Once the reader is exposed to this muddy, and permanently ugly and pervasive place, there is no escape. Hitler is in a restaurant in Manhattan. The Nazi’s and their lengthy, almost comical titles with the black humor of their rhythms: “Untersturmfuhrer/and Unterscharfuhrer/and Surmbahnfuhrer/and Hauptscharfuhrer” are making business with the teeth of the gassed, and the hair of the murdered. The Nazi’s are kissing their wives and children while torturing and mangling children; eating excellent foods while painfully sterilizing girls and destroying babies. This isn’t easy work to read, and the writing is very much focused on telling the real story, revealing the atrocities in all of its power. The reader may have, like myself, heard the stories, and even seen the many documentaries, and films, eyes filling with tears and guilty lump in the throat, but Brett’s descriptions are no less moving, especially as she calls on her own family – her mother, father, uncles and aunts, and highlights the impact on herself, second generation survivor. The irony of her parent’s wanting her to speak perfect German, or the pain, shame and insecurity of Brett’s Jewishness, and its effect on her children is all brought out clearly in poems like “The Yiddish Songs”, and her father’s relationship to food, and its symbolism. The collection ends again with a husband poem, and after the pain, and slouch towards death, it is nice to find once again a celebration poem.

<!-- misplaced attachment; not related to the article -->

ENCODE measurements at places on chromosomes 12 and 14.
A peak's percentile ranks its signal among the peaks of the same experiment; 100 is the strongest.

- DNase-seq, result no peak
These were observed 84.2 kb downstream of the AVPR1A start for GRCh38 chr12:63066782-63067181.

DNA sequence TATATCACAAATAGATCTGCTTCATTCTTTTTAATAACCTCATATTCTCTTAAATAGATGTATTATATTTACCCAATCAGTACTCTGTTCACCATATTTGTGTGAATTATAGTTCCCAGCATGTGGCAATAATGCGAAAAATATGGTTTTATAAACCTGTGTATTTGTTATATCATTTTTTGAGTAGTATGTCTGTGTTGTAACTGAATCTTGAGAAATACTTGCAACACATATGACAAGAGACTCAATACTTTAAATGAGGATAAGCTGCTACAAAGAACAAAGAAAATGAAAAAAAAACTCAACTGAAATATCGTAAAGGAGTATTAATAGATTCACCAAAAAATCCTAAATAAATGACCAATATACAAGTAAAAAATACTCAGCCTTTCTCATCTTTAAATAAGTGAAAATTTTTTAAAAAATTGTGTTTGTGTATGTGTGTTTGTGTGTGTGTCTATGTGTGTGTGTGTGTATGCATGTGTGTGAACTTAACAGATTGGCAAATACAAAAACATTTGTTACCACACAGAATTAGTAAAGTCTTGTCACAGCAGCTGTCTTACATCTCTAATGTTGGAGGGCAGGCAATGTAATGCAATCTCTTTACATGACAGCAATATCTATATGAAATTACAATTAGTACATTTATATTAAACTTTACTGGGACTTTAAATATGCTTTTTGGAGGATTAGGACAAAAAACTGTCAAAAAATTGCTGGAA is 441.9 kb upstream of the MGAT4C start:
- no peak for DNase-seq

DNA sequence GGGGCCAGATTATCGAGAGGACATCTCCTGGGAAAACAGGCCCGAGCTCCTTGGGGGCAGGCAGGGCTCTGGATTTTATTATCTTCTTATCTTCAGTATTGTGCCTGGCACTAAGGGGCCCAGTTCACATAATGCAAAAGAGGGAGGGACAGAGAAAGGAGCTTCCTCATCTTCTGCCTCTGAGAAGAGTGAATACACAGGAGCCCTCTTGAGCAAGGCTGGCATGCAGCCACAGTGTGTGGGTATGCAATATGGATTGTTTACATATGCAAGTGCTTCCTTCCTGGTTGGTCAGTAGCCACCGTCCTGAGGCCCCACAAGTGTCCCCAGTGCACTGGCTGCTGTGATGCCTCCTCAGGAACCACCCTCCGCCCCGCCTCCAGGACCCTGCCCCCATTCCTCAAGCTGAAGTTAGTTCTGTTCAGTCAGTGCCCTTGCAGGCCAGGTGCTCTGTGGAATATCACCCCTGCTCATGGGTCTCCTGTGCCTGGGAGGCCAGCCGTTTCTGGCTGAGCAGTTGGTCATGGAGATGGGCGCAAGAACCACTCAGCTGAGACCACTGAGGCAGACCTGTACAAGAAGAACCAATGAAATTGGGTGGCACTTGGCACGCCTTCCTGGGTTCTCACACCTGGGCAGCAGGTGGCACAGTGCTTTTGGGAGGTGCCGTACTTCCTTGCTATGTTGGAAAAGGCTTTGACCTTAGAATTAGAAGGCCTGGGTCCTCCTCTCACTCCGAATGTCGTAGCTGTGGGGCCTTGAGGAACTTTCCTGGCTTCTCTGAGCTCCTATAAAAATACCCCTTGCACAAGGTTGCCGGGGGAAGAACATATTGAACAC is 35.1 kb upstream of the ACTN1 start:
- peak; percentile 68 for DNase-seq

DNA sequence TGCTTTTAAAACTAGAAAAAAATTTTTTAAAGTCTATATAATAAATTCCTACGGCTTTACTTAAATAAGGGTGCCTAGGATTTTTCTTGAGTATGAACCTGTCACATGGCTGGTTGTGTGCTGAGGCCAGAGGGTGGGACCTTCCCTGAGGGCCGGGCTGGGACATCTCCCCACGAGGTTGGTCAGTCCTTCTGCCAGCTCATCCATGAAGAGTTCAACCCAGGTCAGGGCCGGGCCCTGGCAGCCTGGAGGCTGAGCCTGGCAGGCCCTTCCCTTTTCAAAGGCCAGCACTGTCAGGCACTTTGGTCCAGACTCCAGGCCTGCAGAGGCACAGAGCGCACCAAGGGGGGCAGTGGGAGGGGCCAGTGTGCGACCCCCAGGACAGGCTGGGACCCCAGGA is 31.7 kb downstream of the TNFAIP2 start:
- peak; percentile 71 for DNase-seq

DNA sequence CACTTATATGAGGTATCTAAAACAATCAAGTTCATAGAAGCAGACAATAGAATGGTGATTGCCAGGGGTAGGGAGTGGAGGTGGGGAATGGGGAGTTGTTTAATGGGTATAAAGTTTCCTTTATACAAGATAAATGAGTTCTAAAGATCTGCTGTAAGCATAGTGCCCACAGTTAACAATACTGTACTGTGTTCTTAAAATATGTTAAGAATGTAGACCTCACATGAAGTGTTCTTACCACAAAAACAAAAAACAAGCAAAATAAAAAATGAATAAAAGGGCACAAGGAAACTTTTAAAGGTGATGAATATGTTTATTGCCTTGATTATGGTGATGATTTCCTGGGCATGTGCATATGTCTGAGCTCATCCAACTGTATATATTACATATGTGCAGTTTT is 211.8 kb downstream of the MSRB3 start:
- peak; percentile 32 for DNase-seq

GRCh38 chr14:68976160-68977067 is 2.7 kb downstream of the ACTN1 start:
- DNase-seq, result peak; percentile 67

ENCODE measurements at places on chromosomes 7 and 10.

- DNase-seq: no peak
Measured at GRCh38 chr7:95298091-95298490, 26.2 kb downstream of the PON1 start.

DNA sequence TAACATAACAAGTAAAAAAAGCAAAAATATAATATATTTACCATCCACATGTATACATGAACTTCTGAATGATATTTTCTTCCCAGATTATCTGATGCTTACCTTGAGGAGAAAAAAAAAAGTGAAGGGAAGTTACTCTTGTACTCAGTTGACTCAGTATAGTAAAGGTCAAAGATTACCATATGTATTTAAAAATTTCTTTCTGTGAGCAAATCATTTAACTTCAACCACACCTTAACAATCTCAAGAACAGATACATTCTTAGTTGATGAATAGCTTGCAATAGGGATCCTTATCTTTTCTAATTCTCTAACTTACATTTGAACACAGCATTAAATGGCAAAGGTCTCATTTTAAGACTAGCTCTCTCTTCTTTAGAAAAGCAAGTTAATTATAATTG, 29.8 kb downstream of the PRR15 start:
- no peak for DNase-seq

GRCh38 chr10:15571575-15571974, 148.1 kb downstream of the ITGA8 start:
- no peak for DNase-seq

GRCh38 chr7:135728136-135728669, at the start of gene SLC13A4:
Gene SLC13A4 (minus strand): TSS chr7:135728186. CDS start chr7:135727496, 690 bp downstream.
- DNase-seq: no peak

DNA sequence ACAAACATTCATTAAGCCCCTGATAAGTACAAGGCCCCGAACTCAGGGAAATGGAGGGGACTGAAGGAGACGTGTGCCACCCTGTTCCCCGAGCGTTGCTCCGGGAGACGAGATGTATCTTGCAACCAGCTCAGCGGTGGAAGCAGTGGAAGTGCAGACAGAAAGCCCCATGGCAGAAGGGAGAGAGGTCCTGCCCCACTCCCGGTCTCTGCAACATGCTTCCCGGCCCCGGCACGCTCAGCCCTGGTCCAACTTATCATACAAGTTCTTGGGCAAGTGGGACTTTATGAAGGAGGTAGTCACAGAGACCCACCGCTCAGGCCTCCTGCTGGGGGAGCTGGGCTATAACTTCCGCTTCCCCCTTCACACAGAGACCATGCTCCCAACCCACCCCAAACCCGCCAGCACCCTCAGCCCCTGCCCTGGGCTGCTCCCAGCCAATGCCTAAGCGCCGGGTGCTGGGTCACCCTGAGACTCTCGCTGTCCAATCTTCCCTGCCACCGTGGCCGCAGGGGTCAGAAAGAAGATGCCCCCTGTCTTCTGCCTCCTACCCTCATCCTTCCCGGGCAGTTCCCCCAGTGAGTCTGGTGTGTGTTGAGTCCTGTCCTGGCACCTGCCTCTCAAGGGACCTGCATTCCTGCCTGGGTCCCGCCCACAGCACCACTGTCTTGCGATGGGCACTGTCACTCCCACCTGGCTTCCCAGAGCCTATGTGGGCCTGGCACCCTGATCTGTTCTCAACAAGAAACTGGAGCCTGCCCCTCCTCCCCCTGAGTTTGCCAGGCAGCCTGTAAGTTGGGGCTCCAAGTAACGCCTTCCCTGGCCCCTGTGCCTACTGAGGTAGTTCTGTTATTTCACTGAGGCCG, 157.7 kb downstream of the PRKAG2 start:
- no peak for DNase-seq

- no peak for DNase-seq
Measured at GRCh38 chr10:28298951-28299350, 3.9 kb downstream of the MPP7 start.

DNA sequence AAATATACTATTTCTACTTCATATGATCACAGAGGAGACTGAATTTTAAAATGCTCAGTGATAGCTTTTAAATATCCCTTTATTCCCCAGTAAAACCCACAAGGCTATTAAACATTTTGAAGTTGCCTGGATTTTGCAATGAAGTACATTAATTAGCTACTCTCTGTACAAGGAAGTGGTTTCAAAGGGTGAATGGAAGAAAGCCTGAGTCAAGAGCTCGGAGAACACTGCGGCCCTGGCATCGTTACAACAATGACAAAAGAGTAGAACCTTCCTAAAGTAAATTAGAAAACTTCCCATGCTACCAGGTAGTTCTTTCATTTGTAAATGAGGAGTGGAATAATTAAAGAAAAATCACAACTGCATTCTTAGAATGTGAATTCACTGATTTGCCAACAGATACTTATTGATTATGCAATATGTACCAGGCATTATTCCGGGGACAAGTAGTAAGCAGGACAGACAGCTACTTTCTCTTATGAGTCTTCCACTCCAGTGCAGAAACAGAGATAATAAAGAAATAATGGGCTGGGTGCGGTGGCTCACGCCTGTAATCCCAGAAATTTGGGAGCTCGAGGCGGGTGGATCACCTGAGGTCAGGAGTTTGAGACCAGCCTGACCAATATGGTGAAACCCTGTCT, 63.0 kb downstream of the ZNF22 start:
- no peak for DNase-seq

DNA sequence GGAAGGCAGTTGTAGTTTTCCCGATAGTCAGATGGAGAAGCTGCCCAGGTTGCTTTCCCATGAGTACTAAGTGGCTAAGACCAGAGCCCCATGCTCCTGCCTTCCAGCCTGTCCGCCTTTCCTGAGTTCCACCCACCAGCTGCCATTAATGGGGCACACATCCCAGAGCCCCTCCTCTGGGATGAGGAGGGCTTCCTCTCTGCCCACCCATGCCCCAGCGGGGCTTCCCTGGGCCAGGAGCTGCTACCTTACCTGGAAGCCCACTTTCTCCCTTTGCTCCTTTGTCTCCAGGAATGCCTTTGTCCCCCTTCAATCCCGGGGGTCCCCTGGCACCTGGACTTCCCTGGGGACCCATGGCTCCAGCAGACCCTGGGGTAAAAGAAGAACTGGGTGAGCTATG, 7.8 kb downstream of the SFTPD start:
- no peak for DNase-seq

Perhaps the prosaic intimacy of In Her Strapless Dresses provides the reader with a kind of set up for the later poems. It is as if you were made to relax, to take in the simple and quite basic house chatter of the earlier poems, so that you would be receptive, open to the intensity of the later ones. In any case, the two books work well together; the second set serving as a foil to the simplicity of the first. There are times when the poems seem to go on too long, as in “For Mindy”, when the point and its meaning has already been made clear by the first page, or when the poems really don’t work as poems at all, which is a large proportion of In Her Strapless Dresses, which work more like brief prose pieces. Taken together, however, and for anyone interested in the horror of the Holocaust, or in some sense of what it means to be a modern Jew, these poems make for good, engaging reading.
For more information or to purchase a copy of In Her Strapless Dresses , click here: Poems By Lily Brett